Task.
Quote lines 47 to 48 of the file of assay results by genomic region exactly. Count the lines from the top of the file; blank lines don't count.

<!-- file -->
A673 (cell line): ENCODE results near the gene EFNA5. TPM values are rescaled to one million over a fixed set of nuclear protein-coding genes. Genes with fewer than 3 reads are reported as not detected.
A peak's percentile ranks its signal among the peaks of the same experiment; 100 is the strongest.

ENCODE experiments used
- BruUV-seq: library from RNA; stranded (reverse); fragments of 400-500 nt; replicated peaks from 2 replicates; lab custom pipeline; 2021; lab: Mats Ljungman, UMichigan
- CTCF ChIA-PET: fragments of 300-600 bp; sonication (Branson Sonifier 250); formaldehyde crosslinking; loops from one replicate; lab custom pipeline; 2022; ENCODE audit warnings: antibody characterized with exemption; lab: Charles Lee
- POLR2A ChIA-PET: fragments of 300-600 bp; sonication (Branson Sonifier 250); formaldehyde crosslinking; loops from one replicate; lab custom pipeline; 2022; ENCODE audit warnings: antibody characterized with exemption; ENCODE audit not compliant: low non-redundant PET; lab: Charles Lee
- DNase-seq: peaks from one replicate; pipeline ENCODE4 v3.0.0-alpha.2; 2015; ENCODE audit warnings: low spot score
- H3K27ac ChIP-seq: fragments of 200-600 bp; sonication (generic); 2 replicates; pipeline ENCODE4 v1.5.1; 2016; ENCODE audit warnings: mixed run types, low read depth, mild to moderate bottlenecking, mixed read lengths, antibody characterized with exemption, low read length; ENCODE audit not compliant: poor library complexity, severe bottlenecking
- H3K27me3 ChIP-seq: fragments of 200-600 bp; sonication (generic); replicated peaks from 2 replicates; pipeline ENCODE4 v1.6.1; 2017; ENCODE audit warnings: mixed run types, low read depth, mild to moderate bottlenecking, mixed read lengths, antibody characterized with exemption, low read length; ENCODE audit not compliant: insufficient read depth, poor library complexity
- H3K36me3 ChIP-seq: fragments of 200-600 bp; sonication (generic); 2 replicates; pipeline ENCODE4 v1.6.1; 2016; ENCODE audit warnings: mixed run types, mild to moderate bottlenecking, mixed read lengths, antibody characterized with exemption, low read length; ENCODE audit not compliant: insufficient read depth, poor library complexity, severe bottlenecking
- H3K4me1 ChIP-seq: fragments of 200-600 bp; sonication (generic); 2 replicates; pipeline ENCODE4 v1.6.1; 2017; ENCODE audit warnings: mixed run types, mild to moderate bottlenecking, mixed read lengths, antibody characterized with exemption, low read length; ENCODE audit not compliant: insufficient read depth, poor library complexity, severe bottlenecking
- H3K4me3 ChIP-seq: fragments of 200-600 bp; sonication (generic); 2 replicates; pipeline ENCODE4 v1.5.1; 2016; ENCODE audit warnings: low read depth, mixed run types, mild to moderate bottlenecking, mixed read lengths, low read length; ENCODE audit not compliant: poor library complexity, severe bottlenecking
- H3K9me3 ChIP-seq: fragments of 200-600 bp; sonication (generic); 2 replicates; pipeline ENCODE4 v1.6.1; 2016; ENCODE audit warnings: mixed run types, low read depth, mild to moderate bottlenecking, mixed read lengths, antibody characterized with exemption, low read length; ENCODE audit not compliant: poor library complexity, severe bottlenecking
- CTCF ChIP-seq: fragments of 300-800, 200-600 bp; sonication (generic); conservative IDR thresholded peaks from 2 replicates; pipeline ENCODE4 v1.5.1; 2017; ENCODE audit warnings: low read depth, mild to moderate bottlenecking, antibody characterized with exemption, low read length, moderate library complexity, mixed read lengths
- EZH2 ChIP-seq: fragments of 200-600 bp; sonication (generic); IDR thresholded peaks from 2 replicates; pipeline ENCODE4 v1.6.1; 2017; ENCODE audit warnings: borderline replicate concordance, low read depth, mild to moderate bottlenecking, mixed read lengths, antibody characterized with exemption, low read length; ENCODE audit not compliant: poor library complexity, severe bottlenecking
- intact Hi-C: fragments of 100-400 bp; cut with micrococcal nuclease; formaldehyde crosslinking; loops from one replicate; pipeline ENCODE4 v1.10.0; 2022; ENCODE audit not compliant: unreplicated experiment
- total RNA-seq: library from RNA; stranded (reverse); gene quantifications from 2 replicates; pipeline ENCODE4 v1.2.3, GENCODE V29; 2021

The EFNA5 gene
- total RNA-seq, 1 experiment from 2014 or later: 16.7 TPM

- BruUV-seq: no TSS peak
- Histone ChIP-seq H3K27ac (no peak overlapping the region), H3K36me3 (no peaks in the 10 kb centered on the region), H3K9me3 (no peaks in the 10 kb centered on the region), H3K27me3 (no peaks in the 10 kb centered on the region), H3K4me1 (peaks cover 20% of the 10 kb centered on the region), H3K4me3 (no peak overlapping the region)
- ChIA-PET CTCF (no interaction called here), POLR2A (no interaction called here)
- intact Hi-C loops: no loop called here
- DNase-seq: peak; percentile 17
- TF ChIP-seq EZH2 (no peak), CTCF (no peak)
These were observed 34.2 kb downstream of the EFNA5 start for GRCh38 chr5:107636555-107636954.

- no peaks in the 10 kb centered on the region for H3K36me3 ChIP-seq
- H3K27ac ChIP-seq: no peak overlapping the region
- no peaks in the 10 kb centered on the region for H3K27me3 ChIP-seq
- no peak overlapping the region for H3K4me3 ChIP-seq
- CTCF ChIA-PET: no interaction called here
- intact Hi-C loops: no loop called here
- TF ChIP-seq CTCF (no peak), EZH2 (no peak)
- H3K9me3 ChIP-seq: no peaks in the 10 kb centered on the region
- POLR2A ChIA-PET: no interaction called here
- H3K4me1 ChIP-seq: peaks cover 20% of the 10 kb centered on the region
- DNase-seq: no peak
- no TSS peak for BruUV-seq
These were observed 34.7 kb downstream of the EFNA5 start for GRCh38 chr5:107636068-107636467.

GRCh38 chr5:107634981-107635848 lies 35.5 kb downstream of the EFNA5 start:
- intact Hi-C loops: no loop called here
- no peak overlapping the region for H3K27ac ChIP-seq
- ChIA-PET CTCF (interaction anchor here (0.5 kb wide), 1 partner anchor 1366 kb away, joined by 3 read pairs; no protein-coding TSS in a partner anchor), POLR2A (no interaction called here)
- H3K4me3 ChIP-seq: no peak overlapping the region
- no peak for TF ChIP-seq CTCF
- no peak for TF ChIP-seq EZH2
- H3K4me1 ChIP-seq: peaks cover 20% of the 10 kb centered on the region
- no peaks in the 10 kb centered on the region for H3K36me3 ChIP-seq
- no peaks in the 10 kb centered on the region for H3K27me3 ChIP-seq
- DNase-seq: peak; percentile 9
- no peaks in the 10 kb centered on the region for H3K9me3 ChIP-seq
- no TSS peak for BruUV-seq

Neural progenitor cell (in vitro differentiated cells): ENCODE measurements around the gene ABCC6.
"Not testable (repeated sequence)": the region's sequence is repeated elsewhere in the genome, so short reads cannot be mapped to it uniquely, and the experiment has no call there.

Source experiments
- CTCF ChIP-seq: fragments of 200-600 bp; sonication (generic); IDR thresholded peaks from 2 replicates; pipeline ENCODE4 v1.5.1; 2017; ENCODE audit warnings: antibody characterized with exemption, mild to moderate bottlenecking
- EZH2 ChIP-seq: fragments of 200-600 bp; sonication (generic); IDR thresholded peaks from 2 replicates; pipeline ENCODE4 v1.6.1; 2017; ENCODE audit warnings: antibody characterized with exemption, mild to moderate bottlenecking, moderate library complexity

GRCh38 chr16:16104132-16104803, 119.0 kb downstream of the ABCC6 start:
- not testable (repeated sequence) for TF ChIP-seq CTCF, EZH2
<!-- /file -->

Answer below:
- H3K4me1 ChIP-seq: peaks cover 20% of the 10 kb centered on the region
- no peaks in the 10 kb centered on the region for H3K36me3 ChIP-seq